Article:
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May 16th, 2011 at 12:35:52 PM permalink
I did get my whole bill comped for the stay though, meals, drink and mini bar, was circa $1,800. Not to shabby I think.
http://wizardofvegas.com/forum/off-topic/general/10042-woes-black-sheep-game-ii/#post151727
DJTeddyBear
DJTeddyBear
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May 16th, 2011 at 1:02:10 PM permalink
Quote: WizardofEngland

I did get my whole bill comped for the stay though, meals, drink and mini bar, was circa $1,800. Not to shabby I think.

Was it comped by the casino? Or part of the prize package that came with the $10K buy-in?
I invented a few casino games. Info: http://www.DaveMillerGaming.com/ 覧覧覧覧覧覧覧覧覧覧覧覧覧覧覧覧覧覧 Superstitions are silly, childish, irrational rituals, born out of fear of the unknown. But how much does it cost to knock on wood? 😁
WizardofEngland
WizardofEngland
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May 16th, 2011 at 1:18:14 PM permalink
the casino players club

EDIT I know whats coming next

I played the $10,000 ME
I played 2x $2,000 events
3x $550 events
4x $120 events
$1/$2 cash table for about 8 hours total
$25 blackjack most evenings for about 3 hours, sometimes 2 boxes, HS17. One pitboss was very generous on my rating when I quizzed him on the value of my play.
I made about $4,000 on poker
I was up on the blackjack by about $1,000 mostly due to a suited blackjack draw worth $750.
I lost about $800 on the slots
Girlfriend lost about $400 on the slots
The players club were aware of my status at the main event. I have no idea if this was a factor.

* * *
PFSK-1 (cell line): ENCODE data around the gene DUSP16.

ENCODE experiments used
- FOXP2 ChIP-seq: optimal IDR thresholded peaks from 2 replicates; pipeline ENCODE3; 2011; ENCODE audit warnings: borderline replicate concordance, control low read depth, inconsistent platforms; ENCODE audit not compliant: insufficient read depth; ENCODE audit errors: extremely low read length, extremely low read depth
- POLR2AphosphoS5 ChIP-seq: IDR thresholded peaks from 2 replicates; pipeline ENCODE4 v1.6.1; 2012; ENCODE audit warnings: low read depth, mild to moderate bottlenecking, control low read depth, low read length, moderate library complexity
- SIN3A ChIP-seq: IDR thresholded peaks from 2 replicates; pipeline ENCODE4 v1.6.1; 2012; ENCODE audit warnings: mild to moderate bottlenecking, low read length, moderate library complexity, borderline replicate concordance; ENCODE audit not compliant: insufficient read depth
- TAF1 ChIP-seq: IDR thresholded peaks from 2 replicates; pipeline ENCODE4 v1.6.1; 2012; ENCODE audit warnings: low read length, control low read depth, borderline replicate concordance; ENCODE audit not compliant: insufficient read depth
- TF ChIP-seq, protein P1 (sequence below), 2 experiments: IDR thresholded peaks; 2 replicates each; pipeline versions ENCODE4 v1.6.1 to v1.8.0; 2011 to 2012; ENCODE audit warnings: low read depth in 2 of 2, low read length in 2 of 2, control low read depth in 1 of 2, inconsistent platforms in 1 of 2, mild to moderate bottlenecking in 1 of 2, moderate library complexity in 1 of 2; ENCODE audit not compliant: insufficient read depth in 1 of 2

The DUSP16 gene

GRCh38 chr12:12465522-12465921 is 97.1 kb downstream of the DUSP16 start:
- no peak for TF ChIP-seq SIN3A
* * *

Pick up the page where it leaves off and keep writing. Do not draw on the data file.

http://wizardofvegas.com/forum/off-topic/general/10042-woes-black-sheep-game-ii/#post151727
s2dbaker
s2dbaker
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May 16th, 2011 at 3:49:41 PM permalink
Quote: odiousgambit

the machine would have to be rigged so that it feeds the right cards to just the dealer. That is quite an ambitious cheat seems to me.

As a computer programmer, I would say that it's not as hard as you might think. All I would need to know is how many players are sitting at the table.
Someday, joor goin' to see the name of Googie Gomez in lights and joor goin' to say to joorself, "Was that her?" and then joor goin' to answer to joorself, "That was her!" But you know somethin' mister? I was always her yuss nobody knows it! - Googie Gomez
Face
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Face
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May 16th, 2011 at 5:37:29 PM permalink
Quote: FleaStiff

Indian casinos often declare a slot machine jackpot to be a malfunction and the player has no recourse. If it happens in Vegas, you at least get an armed Gaming Officer and a right to a hearing. Thats the difference between a state being worried about its primary industry and a Tribe that has no worries about anything at all.



Quote: FleaStiff

Some Indian tribes are mere concoctions by lawyers, some Indian tribes are more cults than tribes. The main thing is that usually the licensing authority is a rubber-stamp entity created by the tribe itself. Some Indian tribes have tremendous political clout and economic clout.